DAN TEHAN | Australian Financial Review | July 27, 2015
The unions are out to break Australia’s long-standing bipartisanship on free trade. If you believe the CFMEU scare campaign, the Coalition’s recent trifecta of free trade agreements will mean Australia’s agricultural and services sector will be diminished.
It is high time Bill Shorten and Penny Wong showed leadership and put an end to their mates’ scaremongering. They must stand up and tell the truth: free trade creates jobs and is fundamental for Australia’s future in a globalised economy.
Protectionism is economic death in a globalised economy. Opposing free trade agreements for base political purposes cannot be tolerated in the 21st century.
Labor leaders know this.
Last year, Kevin Rudd stated the the China-Australia Free Trade Agreement (ChAFTA) was a “win-win for both sides” and this it was the “easiest thing in the world to run fear agendas against free trade agreements.”
It is easy to run fear campaigns against trade liberalisation masking it as nationalistic rhetoric. But even on the facts alone, the union scare campaign just doesn’t stack up. Unions would have you believe that under ChAFTA, Chinese companies will be able to import their workforce and pay them Chinese labour rates to build or work on their projects.
This is nonsense.
All of this doesn’t advantage China over our workers but instead brings China into line with many of our other trading partners including the United States, Korea, Japan, Poland, Chile, Germany, Singapore, New Zealand, Somalia and Britain. I’ve yet to see the unions or the Labor party run scare campaigns against workers from any of these countries.
ChAFTA clearly outlines that Chinese companies have to operate under the skills and experience requirements that need to be met by a skilled worker applying to work in Australia.
As a matter of course, Chinese companies will be required to use Australian labour as a condition of their projects being approved in the first place.
Most important, companies will still need to prove that there is an absence of available local skilled labour.
Obviously, any applicants for skilled-worker visas will still be required to demonstrate that they possess the requisite skills and experience to work in this country.
Rather than turn a blind eye to what some are calling xenophobic fear-mongering, Bill Shorten and Penny Wong need to act now to stop this targeted union campaign against China.
Already we have seen federal Labor MPs begin to buy into the myths being spread by the unions.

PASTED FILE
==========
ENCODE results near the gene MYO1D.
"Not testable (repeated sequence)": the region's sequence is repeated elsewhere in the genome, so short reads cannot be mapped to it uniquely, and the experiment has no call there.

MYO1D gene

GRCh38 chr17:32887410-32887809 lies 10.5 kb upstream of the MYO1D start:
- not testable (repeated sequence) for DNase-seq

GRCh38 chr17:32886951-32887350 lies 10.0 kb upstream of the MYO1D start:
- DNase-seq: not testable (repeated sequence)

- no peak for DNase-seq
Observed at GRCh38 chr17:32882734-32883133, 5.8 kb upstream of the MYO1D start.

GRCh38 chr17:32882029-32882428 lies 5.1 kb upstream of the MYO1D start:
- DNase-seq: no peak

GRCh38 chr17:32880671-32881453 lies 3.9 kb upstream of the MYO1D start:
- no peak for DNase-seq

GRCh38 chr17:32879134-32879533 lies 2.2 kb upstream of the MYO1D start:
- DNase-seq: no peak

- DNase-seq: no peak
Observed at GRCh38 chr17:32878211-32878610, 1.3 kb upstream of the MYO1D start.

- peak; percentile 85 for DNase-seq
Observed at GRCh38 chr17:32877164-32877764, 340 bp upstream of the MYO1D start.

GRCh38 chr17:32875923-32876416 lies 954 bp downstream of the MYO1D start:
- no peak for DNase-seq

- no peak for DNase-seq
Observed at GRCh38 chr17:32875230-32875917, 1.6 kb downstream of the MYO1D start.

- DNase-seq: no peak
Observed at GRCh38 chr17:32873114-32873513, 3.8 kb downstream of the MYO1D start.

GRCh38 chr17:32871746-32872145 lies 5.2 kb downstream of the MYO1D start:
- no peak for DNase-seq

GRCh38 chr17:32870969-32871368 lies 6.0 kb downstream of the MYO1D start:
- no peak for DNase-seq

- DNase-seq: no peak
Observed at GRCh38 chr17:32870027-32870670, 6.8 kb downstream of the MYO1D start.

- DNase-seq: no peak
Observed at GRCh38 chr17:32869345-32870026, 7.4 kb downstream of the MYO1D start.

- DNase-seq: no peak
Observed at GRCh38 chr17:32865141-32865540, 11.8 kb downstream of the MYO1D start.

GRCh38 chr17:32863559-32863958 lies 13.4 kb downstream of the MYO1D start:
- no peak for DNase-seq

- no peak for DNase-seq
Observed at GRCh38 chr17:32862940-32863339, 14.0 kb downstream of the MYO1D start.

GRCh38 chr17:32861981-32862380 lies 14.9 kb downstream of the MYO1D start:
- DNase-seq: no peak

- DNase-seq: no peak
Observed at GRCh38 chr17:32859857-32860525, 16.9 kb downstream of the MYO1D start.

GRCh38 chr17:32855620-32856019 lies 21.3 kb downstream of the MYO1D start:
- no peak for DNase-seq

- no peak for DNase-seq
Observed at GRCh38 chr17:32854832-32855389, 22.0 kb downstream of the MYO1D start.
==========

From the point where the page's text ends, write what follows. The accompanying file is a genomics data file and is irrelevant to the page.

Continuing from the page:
At least two Labor MPs, Melissa Parke and Kelvin Thompson, have derided the CHAFTA agreement as destroying Australian jobs and exploiting foreign workers.
Perhaps neither has read the text of the agreement itself, which prevents any worker from being put on contracts that breach Australian labour laws, or the economic modelling, which shows the agreement will create thousands of Australian jobs.
Misinformation spread by parliamentarians and unions will only hurt Australian workers and their employment opportunities through our new free trade agreements. Who would want to invest in a country that has politicians and unions vehemently against their presence?
Masterbuilders and the Australian Chamber of Commerce and Industry have come down heavily on this threat to investment and Australian jobs.
It is high time that Bill Shorten and Penny Wong changed Labor’s approach before our nation’s free trade credentials are irrevocably damaged.
It was a popular union leader and the most successful Labor treasurer who helped build Australia’s longstanding bipartisanship on free trade. In opening the economy and liberalising trade, Hawke and Keating helped ensure Australians better working conditions, higher wages and a higher standard of living.
These new free trade agreements will ensure that Australian workers will continue to enjoy this prosperity. That the unions seek to destroy this progress speaks only to their own fears, not to the welfare of Australian workers.
Bill Shorten’s lack of leadership against this assault not only harms Labor’s economic legacy but will damage Australia’s future growth.